Monday, August 22, 2011

Back to the Wheel

Now that the pin-up contest is buttoned up for this year, I can refocus my attention on my sheep.  The spring lambs have pritner doubled in size!  I promise to post photos of them soon, but I was itching to get back to my spinning wheel.  I spin on a castle wheel, handmade in Wisconsin by Jerry Jensen.  It is solid cherry and has beautifully turned legs and spokes.  It was a big investment, but it's the only wheel I ever plan to own (honestly).  It spins like a dream and travels with me everywhere!

Tabitha Twichit enjoys my spinning stool too (made by husband, Hank, to match the wheel), but I ousted her to work on Gingersnap's fleece.

Hank did the shearing a few months back; then I picked and washed the fleece.  Although I typically send out my fiber to be milled into rovings, I choose to spin from the lock in order to preserve the colors.  Ginger's fiber had about 2 inches of brown on the tips before it faded into a beautiful silver grey at the base.

Using a lock at a time, I separated the fibers, lengthened the lock and spun.  The resulting yarn had very distinct layers of brown and grey.  Had this been milled, the colors would have mixed evenly together.  Milling does make for a gorgeous heathered yarn, and I may send out some of  the fleece yet.  Spinning from the lock is a bit slower!

The finished yarn is a 2-ply worsted weight.   I have a few skeins done up, but no plans for a project yet.  I like to spin in the evenings when my mind is tired from the day.  And it seems that I can produce more yarn than my needles can keep up with!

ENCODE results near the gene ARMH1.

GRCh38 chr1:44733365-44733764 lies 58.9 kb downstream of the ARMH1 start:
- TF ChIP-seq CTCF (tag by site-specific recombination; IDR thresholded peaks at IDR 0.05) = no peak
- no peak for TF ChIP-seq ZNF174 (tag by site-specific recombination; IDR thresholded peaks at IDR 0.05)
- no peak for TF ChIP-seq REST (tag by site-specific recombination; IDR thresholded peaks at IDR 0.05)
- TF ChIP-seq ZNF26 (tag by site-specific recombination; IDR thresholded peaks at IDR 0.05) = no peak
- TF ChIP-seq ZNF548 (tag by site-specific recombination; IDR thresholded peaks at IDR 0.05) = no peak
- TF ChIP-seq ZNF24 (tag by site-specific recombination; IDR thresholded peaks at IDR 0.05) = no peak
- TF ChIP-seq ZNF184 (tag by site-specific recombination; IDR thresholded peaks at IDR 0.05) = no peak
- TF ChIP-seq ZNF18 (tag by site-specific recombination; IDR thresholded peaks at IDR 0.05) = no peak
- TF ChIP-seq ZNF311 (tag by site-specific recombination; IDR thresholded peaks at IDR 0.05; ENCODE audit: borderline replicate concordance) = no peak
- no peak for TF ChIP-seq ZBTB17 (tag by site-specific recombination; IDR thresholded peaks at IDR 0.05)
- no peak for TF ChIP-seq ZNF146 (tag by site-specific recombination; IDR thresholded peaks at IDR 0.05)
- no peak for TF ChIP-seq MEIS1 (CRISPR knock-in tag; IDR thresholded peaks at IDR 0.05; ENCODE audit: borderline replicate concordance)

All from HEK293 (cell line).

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  1. Beautiful yarn! Do you go to the Sheep & Wool Festival in Jefferson? We have been showing sheep there for 3 years. It is so much fun!

  2. Spinning is a skill I would love to learn! I love the colors of the yarn and your wheel is stunning. Someday...of course, I probably should learn how to to knit first! :)

  3. Dicky Bird, yes, we've been to Jefferson. I don't sell or show there, but it sure is a mecca for fiber enthusiasts!

    Kim, I actually learned to spin first. After I had a pile of yarn, it seemed prudent to learn knitting and crochet. :)

  4. I have a wheel but haven't gotten the hang of spinning yet. I was able to do it at the yarn shop with the help of the salesperson, who is a spinning teacher, but it's an hour away. She said to spin from the fold, which was much easier. I'll dive back in this fall. Your wheel is beautiful!

  5. Oh gorgeous yarn. I can think of some things to do with it... :)

  6. The very first antique I ever bought was a wool spinning wheel. I cleaned out my bank account to buy it when I was in 3rd grade. Finally have a place to display it in my current old house. Years ago I took spinning lessons but it's been too long. Your wool is gorgeous (as is your blog - I stumbled upon it and am mesmerized) - and the cat/spinning wheel combo is irresistible.


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